a Faroese porbeagleIt was interesting to examine the skipper’s traces for porbeagle shark, which regularly appear in the tide rips around the coastline. Unlike the common UK style of drifting for these large sharks Magni mostly targets them by trawling with spreader style rigs. He organises catch and release outings for the sharks throughout the season but they can be sporadic and it difficult to determine when they will be inshore chasing the shoals of small coalfish.

On our last full day at sea we were taken out north of the island of Vagar to open ocean, fishing under the cliffs and in our very first swell of the week. The Vestmannasund is so well sheltered that our skipper assured us that he could get fishing in anything short of a hurricane, very handy for the visiting angler. This is another mark that is usually fished by Magni for his cod hungry clientele and the anglers aboard ship all went down with the standard arsenal of pirks and jigs. Davy and I thought we would try out some bottom fishing with bait as we were over the first hard ground, as opposed to the normal sand or mud, of the trip. Although we only spent about 90 minutes in this area it proved to be extremely interesting with several torsk and ling coming over the rails to mackerel baited spoons. There weren’t many cod coming aboard however and we made a move to deeper water over another sand bar to try and chase them down. If you could spend several hours targeting this rough ground, then we would get some excellent variety and possibly some interesting catches. As Magni informed us, the locals would never fish this type of ground when you can catch quality cod on clean ground, but for the angler looking for something a bit different, which may be more likely from the British market, it would be an excellent bit of variety to try out on their trip.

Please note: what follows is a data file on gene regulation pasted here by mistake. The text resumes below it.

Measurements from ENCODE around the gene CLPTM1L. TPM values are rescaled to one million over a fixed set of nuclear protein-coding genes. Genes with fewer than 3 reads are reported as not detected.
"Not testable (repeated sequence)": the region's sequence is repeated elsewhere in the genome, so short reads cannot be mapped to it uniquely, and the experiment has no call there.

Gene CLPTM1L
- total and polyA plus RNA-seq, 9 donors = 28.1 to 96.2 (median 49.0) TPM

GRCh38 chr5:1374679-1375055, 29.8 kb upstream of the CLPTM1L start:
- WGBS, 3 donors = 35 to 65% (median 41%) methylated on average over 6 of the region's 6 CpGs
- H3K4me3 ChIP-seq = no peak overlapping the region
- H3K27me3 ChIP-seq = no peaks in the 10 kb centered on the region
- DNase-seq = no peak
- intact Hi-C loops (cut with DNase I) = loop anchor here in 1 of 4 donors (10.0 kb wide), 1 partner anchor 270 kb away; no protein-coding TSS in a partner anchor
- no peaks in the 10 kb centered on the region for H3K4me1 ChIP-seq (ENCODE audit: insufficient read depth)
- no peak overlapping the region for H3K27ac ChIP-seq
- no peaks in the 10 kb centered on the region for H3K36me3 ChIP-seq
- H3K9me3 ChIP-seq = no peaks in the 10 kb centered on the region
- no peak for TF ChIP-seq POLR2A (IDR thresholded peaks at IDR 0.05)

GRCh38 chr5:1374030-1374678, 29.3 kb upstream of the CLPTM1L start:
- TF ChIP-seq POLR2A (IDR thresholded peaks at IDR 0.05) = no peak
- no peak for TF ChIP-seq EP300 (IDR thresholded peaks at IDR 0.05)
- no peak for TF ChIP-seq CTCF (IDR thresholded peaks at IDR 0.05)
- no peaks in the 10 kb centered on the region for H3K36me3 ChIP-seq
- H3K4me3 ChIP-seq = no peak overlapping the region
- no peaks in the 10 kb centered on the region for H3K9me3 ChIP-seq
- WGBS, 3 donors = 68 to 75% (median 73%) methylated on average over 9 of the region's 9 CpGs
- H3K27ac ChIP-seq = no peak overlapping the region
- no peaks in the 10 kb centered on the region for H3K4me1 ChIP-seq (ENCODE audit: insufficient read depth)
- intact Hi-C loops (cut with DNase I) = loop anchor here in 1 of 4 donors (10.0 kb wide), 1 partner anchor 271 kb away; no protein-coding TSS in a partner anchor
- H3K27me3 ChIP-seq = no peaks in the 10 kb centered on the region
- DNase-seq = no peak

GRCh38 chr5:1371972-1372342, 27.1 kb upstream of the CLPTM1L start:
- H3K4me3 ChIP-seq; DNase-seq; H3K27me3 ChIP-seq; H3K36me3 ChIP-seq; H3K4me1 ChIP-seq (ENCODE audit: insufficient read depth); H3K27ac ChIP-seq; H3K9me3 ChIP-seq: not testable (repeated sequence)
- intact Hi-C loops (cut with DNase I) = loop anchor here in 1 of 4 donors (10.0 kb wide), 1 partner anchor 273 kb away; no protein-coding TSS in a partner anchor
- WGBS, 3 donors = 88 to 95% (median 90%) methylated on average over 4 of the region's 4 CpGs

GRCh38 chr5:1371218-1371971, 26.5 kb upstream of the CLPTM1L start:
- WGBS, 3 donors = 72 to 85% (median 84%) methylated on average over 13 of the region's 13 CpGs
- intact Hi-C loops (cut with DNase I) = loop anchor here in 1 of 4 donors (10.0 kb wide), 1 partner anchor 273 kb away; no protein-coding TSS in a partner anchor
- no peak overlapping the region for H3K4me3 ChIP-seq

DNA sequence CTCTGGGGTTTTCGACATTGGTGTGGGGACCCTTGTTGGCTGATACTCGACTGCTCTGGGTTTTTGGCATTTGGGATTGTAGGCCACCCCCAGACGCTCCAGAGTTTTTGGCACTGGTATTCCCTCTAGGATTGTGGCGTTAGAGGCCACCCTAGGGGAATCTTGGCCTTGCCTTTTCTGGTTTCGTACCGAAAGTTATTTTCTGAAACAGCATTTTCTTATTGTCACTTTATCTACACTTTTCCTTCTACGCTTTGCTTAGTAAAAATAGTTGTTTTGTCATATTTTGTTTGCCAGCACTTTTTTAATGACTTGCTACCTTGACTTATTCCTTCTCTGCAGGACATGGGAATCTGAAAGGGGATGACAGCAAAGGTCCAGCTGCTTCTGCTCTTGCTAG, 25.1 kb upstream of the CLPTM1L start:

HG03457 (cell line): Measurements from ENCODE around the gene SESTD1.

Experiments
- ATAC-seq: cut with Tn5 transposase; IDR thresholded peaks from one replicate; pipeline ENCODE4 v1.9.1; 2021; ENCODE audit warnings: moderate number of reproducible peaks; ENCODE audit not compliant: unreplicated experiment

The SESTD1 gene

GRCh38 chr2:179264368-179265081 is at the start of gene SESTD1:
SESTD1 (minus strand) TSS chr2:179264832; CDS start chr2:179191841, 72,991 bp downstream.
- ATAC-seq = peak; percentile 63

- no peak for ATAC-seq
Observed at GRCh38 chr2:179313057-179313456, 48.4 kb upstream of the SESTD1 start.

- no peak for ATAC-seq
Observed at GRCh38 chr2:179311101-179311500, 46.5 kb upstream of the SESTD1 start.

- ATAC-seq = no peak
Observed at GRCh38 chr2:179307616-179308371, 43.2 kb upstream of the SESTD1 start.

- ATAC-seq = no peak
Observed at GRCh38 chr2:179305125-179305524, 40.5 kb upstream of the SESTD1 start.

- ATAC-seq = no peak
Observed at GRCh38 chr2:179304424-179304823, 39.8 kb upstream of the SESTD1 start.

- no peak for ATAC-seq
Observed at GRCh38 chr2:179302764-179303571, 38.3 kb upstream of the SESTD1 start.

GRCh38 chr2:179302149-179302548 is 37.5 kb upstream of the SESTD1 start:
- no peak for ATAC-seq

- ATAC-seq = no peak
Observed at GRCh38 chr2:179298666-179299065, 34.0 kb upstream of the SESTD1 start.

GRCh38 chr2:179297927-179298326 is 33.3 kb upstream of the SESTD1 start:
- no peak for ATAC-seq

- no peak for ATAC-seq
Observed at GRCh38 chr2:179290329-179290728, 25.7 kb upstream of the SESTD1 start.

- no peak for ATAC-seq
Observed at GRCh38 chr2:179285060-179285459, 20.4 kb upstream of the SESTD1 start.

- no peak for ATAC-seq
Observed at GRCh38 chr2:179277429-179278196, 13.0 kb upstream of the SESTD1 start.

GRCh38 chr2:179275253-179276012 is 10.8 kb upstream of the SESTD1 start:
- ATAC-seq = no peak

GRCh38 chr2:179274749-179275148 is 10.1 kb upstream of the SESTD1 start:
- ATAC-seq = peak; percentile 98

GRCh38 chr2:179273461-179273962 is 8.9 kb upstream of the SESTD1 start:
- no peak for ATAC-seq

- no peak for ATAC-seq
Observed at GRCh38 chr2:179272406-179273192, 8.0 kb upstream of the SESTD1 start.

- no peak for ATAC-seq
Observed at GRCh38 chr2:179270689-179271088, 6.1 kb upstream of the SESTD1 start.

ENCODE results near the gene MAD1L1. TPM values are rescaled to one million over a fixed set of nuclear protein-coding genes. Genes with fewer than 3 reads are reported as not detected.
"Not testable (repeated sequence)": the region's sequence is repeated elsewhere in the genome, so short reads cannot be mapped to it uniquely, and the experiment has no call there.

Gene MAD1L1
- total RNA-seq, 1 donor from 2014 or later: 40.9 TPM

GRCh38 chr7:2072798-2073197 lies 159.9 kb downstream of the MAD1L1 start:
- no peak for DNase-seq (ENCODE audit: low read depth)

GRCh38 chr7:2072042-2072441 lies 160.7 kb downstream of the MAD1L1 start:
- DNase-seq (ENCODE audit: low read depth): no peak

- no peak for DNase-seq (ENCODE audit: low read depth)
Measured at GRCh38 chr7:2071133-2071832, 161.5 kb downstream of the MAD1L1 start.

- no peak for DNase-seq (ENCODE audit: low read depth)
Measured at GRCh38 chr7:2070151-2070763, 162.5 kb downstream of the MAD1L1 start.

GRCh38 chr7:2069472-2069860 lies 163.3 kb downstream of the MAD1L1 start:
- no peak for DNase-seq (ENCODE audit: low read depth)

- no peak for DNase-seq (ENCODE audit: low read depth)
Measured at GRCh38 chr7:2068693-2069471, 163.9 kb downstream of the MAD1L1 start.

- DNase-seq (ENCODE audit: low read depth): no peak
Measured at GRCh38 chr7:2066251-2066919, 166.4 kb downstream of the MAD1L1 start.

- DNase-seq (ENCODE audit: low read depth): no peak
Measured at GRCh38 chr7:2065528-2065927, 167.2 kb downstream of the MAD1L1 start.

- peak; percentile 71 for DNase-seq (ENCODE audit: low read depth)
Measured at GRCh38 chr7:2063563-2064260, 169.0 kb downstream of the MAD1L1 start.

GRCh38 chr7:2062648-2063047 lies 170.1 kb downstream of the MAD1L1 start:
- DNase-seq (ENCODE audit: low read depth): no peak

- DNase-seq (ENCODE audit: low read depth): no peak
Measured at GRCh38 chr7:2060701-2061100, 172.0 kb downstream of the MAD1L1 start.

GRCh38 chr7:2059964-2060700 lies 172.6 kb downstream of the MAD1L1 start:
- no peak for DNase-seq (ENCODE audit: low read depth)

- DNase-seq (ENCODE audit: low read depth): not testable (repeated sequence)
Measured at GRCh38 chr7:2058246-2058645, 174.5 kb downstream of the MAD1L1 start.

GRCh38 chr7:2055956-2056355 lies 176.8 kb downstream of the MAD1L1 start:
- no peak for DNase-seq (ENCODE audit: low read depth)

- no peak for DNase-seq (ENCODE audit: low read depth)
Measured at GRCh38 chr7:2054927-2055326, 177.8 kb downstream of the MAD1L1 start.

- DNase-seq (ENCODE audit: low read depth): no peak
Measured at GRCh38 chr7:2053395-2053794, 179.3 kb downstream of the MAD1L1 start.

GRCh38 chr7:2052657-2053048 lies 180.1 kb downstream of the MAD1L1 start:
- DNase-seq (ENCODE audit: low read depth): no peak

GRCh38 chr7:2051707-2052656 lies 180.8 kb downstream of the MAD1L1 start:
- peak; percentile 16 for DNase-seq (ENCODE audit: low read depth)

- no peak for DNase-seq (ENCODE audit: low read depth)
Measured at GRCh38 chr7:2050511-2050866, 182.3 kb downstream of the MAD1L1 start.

a boat caught tusk